"person" is a positive notion - an affirmative notion - and not a
negative one. The three Persons of the Trinity differ between
each other, not because they are isolated and excised from each
other, but on the contrary, because they are joined together
inseparably. The more inseparable the unity, the more it will give
birth - produce - otherness. This fact secures ontological
completeness and stability, absence of death, and true life. The
"other" not only is
an enemy, but is the confirmation of my own identity and uniqueness:
it is the You that makes me a "Me" and without which, the "Me" is
And something more. In the Holy Trinity personal otherness and
uniqueness are not justified psychologically, but ontologically. The
characteristics that distinguish between the three Persons are
ontological: each Person is what It is, and nothing else.
The person is not judged by its characteristics, but by the simple
affirmation of its identity as a unique and irreplaceable being.
The person is not a personality - that is, a coordinate of
characteristics (height, beauty or ugliness, virtue or malice,
genius or stupidity etc.); the person is free of characteristics and
is not judged by them.
This perception regarding the person is passed into the Church in
the form of God's love and freedom towards the world, the way it was
expressed "in Christ", with His love towards enemies and sinners.
The Church is the place in which man is not judged by his
characteristics (that is what forgiveness means, which he receives
with Baptism and Repentance), but by the fact that he is who he is.
Forgiveness and acceptance of someone as a person, as a unique and
irreplaceable identity, within the community of the Church, is the
quintessence of ecclesiastic therapeutics. The Church
heals, not with the things She says, but by that which She is: a
community of love, a love that is not a sentiment (so that we might
seek it in the inner self and the disposition of the individual), but
a relationship, which demands coexistence and acceptance within a
specific community - a community of love, without exclusivity and
conditions. The Church heals, by
such a community, in
which the incorporated person becomes freely addicted to loving and being
loved; where, in the words of Saint Maximos,
love does not split the one nature of humans... but, forever aiming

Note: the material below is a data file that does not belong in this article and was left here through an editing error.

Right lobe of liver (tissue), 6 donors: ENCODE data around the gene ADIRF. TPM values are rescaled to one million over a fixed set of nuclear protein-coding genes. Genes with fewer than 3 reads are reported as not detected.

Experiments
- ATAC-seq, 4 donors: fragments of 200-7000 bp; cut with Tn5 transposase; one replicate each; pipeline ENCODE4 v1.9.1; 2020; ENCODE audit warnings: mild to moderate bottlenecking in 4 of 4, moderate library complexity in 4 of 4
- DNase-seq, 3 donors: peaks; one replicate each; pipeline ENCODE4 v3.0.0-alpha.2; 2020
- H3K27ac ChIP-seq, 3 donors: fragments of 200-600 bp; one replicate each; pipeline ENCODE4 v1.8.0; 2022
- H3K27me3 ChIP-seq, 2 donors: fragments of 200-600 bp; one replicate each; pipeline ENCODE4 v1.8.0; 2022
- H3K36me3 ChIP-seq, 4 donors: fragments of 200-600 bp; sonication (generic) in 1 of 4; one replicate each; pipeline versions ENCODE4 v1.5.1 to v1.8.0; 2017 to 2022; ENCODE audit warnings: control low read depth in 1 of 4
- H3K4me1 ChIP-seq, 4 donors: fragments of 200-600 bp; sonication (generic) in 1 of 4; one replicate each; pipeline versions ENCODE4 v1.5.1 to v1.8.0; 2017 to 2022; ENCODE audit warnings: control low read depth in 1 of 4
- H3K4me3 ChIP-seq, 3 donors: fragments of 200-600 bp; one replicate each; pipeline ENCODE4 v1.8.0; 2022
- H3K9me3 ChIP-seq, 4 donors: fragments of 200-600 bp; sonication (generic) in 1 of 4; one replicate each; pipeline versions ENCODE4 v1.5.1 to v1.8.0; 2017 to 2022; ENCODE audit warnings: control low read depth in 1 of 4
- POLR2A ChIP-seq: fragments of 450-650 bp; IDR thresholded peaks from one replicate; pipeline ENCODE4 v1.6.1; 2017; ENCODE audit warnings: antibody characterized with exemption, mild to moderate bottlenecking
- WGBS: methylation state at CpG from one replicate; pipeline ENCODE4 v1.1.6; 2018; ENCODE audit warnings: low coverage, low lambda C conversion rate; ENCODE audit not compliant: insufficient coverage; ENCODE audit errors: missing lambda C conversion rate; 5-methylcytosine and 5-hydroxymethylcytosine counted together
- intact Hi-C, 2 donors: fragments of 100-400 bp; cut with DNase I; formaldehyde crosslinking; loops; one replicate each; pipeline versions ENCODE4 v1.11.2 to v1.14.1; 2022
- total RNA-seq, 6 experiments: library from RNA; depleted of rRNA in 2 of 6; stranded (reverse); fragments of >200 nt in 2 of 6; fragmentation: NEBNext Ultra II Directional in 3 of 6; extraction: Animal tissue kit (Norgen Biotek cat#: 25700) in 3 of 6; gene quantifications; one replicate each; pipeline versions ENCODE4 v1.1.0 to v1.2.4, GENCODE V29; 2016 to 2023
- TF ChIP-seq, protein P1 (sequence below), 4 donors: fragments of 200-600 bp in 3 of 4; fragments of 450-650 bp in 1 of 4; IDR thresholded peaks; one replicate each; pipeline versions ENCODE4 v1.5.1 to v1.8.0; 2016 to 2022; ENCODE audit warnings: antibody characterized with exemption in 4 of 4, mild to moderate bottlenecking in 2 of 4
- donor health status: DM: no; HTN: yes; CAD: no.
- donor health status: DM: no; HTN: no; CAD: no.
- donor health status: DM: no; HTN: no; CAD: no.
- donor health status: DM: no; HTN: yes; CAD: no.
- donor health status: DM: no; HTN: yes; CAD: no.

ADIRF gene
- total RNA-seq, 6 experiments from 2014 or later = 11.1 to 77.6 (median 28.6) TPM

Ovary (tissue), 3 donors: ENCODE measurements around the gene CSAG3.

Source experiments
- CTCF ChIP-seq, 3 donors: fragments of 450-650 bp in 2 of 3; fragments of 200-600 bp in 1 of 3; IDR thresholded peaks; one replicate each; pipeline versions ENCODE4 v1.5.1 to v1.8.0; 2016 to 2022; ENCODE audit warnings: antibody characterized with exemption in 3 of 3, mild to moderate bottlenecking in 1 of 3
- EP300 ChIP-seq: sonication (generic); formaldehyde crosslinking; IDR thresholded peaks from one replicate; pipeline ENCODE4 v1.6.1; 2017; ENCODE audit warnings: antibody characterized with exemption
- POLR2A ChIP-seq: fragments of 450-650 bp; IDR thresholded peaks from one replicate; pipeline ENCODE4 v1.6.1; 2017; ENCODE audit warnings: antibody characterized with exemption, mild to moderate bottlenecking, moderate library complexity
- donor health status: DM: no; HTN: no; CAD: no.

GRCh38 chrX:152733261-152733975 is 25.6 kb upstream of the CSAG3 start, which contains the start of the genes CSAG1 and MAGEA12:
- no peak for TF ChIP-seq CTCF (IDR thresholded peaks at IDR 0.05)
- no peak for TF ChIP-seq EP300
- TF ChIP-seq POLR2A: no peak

at it, loves all people equally... That is why our Lord and
God, Jesus Christ, in displaying His love for us, suffered for all
» (chapters on
love, I, 72).
The practical and relentless question however, is: Is the Church a
community of love, a place where one passes from "self-love" to
"brotherly love"? From sickness to healing? To the degree that
the answer is affirmative, one can refer to the Church as a
therapeutic clinic. Otherwise, She is a pharmacy, which
provides people with analgesics, without transforming them from
individuals to persons. Because the term "persons" has the
prerequisite of "relationship", and "relationship" entails
"community"; otherwise, they continue to be isolated individuals
with an "illusion of sanctity".
(there is no salvation outside of the Church) —
not because that is where the means for salvation
exist, but because in there is where the Trinitarian mystery of the
inter-embracing of persons is manifested.
Most people in The Orthodox Church have, to a large degree, lost the
awareness of "community", and if today they speak of a "therapeutic
clinic", they probably mean it as a pharmacy.
But the Church continues to be
the true Ark of Salvation, because She has preserved unadulterated
not only the faith in the Personal Trinitarian God and the Christ of
all-encompassing love, of the Cross and of the Resurrection, but
also because She continues to be the genuine eucharistic
("thanksgiving") community, in which are offered those loving
relationships that can heal man, by transforming him from an
individual to a person. It is this faith, this synaxis and community
that we must preserve genuine and active, if we want to regard the
Church as a therapeutic clinic.
Going over what I tried to say, I feel that I must point out the
For the Church and theology, therapy is not a psychological or moral
matter, but an ontological one. The aim of therapy is not to
provide relief for the symptoms of man's sickness, but to ensure his
rebirth, by transferring him from the space of self-love where
passions are born, into the space of brotherly love, where true
therapy through love is found. This passage from the one space
to the other is painful, because it has the Cross as a prerequisite,
or, in the words of Saint Maximos, the experiencing of the pain that
coexists with pleasure. It is a passage that must be guided with
care and philanthropy, «so
that what is lame may not be dislocated, but rather, be healed»
In this attempt, the Church and theology can provide, not so much
the technique, the specialization, but rather the faith in the
personal God, from which springs the faith in man as a person, an
image and a likeness of God; also the love of Christ which has no
boundaries and exclusivities, and the Church, as a eucharistic
(thanksgiving) community which actualizes that love, as a personal
existence and relationship. The battles against passions and
their riddance do not constitute an end in itself for the Church.
They aspire to the surfacing of the true person from within them, to
the re-joining of fragmented nature, and for man to rediscover his
proper relationship with God, with other people and with material
Health, for us, is the proper relationship of man with these three
factors (God, fellow-man and nature), which comprise the
definition of the human being.
"Sickness" is the upsetting of this triple and
three-dimensional relationship. Perhaps this is what hugely
differentiates theology from psychiatry - or perhaps not; you will
be the judge. What is certain, is that both the Church and
medical science must coincide in this basic discovery, should a
dialogue develop between them.
Minutes of a Meeting
and Psychiatrics in Dialogue»
Minutes published by the Apostoliki Diakonia pages 141-156,